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come from Christ. Let it be observed, that the Apostle expressly adds, “after the commandments and doctrines of men.” He does not forbid all ordinances, but mere human, unsanctioned, and therefore unchristian, ordinances. He ! does not say simply, “ Why are ye subject to ordinancès ?” but " why keep ye ordinances after the commandments of men ?" Nor can this be treated as an accidental addition,, bacause he uses the same language elsewhere. For instance, in the beginning of the chapter ; “Beware, lest any man spoil you through philosophy and vain deceit, after the tradition of men, after the rudiments of the world, and not after Christ.” The fault of the tradition was, that it came, not from Christ, but from man. And so writing to the Galatians, “ I certify you, brethren, that the Gospel which was preached of me is not after man ; for I neither received it of man, neither was I taught it, but by the revelation of Jesus Christ.'* And accordingly, when he enjoins Christian ordinances, he is very particular, as indeed in the passage just quoted, to say that they, on the other hand, come from Christ; “Be ye followers of me, even as I also am of Christ : now. I praise you, brethren, that ye remember me in all things, and keep the ordinances, as I delivered them to you.” Again, “For I have received of the Lord that pute, in which also I delivered unto you.”+ And those ordinances which he published in the course of his apostolic journey, from whom did they come? Hear the Apostles's own .account of them : “ It seemed good to the Holy Ghost and to us.”! Not to man merely, but to God; and therefore the ordinances put forth were not traditions of men, but traditions of God.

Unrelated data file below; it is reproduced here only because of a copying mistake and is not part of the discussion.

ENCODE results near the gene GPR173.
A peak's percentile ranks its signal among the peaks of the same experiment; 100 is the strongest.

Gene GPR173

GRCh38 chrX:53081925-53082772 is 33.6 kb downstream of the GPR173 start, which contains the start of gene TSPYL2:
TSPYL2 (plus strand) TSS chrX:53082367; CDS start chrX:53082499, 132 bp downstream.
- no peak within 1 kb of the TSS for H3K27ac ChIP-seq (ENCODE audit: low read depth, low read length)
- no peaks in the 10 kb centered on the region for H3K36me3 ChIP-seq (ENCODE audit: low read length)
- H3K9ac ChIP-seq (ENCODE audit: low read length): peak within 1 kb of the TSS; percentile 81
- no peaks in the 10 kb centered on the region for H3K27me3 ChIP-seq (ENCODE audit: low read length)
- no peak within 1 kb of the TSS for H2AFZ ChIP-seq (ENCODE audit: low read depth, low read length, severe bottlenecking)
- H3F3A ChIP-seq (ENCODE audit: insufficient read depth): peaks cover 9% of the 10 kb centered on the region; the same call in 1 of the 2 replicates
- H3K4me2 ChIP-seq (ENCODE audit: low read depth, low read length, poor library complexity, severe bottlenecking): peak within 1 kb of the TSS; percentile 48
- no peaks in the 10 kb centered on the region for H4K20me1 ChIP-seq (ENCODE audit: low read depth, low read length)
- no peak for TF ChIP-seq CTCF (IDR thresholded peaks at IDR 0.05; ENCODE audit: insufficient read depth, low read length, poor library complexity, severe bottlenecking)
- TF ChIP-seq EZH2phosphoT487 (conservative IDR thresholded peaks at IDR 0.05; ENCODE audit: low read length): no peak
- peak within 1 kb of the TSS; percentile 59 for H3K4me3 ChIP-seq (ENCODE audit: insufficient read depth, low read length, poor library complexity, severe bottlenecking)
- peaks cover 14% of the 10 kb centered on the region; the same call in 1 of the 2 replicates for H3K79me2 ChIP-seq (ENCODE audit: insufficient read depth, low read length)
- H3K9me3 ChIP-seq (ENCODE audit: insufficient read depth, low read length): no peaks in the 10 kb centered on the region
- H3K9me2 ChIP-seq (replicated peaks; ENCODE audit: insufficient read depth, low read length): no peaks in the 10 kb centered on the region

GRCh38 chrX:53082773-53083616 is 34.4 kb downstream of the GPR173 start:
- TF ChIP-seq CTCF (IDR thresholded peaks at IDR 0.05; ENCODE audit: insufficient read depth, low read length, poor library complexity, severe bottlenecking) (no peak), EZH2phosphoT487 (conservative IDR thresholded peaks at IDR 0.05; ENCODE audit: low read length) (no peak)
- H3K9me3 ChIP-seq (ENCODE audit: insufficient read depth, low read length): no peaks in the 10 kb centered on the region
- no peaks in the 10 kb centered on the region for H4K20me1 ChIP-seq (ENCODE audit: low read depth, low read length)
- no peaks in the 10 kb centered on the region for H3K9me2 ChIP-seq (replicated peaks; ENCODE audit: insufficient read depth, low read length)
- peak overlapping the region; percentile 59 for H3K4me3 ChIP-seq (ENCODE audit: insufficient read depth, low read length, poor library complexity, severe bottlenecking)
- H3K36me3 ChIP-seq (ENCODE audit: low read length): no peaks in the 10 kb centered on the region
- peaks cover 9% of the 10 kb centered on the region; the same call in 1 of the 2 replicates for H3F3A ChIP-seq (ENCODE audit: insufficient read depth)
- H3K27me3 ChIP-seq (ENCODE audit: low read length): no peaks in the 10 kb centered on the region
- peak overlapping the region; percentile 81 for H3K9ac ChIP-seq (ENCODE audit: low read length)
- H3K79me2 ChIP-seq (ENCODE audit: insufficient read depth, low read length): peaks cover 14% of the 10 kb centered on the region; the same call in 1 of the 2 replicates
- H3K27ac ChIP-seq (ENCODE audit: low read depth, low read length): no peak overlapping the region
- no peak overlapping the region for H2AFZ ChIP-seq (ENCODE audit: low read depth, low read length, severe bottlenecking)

Our Saviour had made the same distinction in His own rices ministry. He had found fault with the Pharisees for their